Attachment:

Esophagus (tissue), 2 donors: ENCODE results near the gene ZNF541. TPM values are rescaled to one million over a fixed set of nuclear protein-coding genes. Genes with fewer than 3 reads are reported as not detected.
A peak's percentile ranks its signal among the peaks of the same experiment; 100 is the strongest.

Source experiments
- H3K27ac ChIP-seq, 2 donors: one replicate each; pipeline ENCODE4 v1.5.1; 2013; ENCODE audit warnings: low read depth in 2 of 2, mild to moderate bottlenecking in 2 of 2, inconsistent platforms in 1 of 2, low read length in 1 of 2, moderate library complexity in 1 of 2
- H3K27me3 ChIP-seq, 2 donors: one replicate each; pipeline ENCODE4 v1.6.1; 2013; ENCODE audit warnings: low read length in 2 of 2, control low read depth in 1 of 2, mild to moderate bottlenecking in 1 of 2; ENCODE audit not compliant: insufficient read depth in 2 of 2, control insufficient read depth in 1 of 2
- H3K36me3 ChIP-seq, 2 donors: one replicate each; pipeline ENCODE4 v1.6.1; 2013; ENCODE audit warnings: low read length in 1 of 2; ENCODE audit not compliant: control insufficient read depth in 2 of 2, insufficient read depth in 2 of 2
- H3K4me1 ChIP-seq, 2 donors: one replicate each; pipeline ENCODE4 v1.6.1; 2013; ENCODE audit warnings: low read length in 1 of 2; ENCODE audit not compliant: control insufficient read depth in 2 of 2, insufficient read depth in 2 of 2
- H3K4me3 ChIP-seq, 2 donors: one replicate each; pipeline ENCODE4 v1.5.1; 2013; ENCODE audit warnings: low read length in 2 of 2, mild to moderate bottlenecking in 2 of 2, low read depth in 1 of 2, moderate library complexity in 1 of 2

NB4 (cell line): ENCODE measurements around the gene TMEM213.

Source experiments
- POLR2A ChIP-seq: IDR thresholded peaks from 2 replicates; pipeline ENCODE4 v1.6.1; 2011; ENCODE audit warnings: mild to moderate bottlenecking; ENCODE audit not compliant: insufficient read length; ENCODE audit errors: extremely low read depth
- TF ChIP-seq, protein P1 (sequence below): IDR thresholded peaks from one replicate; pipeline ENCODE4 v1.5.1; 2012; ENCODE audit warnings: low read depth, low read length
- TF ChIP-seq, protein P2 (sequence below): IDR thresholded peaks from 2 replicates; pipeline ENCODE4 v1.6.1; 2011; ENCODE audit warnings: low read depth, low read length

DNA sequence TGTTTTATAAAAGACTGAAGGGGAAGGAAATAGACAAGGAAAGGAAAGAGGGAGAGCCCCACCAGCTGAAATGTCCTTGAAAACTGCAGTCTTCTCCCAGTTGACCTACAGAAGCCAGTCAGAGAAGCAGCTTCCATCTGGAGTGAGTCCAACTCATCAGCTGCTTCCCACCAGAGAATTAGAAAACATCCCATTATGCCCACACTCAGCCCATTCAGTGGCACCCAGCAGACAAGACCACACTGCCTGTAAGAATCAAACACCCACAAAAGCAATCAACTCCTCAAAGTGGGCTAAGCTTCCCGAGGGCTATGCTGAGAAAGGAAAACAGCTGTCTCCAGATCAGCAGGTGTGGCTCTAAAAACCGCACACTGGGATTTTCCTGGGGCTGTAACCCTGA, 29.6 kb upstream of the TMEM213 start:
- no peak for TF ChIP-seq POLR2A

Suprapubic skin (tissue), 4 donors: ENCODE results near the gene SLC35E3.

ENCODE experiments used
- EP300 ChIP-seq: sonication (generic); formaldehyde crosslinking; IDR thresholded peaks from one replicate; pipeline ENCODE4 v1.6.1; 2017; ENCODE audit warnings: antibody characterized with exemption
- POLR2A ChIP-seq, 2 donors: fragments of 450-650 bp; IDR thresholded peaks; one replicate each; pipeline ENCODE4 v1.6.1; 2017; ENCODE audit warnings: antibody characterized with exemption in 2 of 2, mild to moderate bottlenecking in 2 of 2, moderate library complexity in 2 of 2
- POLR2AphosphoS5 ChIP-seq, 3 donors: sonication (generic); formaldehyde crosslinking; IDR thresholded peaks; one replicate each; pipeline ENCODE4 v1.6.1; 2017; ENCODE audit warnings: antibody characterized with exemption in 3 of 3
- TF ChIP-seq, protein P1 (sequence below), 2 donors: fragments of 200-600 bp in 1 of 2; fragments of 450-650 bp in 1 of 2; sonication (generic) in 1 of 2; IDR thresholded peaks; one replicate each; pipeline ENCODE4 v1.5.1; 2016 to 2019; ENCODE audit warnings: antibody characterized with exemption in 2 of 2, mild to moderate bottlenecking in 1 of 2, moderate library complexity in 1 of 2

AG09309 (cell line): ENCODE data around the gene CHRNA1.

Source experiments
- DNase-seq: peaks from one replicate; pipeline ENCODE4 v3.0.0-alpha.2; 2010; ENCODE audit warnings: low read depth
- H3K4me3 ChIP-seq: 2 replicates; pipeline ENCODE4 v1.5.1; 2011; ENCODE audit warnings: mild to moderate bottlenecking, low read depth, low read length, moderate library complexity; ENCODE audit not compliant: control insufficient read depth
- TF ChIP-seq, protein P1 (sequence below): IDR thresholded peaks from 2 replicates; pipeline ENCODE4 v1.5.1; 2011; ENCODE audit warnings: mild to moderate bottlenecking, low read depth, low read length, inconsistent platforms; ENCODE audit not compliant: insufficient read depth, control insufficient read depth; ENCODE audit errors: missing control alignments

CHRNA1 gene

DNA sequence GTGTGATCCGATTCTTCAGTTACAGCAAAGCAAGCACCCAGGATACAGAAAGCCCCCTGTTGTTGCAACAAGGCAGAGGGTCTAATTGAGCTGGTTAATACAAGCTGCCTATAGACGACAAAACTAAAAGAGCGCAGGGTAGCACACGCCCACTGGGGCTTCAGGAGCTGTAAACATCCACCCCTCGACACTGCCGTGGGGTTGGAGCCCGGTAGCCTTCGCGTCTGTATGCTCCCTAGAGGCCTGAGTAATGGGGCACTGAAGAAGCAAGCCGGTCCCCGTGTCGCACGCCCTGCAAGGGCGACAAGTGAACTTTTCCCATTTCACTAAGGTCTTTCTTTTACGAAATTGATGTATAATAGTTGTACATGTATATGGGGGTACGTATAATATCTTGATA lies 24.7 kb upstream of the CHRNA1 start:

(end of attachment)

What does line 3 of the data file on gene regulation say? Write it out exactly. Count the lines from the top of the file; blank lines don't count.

Source experiments